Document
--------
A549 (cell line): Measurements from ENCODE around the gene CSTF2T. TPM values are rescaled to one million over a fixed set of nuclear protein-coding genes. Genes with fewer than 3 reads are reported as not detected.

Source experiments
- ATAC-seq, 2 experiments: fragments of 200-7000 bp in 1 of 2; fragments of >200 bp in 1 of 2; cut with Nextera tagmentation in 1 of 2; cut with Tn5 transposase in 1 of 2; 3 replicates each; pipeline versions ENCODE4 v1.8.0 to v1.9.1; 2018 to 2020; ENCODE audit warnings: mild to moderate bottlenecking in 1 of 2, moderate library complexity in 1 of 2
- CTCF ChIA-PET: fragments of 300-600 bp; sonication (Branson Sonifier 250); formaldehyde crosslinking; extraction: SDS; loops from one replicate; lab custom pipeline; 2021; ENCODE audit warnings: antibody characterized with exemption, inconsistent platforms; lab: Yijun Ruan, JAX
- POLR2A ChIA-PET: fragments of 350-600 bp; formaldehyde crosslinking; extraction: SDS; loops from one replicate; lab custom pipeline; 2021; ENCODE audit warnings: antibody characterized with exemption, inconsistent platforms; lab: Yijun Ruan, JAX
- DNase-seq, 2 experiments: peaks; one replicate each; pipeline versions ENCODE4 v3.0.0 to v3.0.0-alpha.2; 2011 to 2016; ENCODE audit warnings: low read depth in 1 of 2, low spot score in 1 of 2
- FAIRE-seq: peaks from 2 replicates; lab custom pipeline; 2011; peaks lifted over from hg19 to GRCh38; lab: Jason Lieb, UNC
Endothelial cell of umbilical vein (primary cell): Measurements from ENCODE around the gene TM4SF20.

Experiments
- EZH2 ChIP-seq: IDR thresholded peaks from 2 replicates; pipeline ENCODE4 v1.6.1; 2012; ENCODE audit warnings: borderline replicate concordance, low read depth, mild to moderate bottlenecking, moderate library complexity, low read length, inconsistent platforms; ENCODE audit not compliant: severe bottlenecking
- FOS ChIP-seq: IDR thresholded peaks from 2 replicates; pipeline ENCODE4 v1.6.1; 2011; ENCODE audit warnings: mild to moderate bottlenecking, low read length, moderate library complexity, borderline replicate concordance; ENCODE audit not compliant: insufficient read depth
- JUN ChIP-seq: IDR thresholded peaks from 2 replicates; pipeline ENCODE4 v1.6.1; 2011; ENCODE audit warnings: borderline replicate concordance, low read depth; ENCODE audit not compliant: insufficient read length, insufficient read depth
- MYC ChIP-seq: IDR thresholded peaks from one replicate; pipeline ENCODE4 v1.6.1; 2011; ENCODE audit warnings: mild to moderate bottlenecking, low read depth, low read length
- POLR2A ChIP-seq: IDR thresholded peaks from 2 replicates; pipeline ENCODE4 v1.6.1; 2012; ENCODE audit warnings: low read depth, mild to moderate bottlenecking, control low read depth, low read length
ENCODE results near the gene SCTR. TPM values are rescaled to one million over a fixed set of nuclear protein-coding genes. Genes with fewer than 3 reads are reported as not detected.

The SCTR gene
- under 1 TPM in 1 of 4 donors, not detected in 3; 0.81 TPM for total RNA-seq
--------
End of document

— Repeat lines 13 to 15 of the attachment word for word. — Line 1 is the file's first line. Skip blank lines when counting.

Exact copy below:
- MYC ChIP-seq: IDR thresholded peaks from one replicate; pipeline ENCODE4 v1.6.1; 2011; ENCODE audit warnings: mild to moderate bottlenecking, low read depth, low read length
- POLR2A ChIP-seq: IDR thresholded peaks from 2 replicates; pipeline ENCODE4 v1.6.1; 2012; ENCODE audit warnings: low read depth, mild to moderate bottlenecking, control low read depth, low read length
ENCODE results near the gene SCTR. TPM values are rescaled to one million over a fixed set of nuclear protein-coding genes. Genes with fewer than 3 reads are reported as not detected.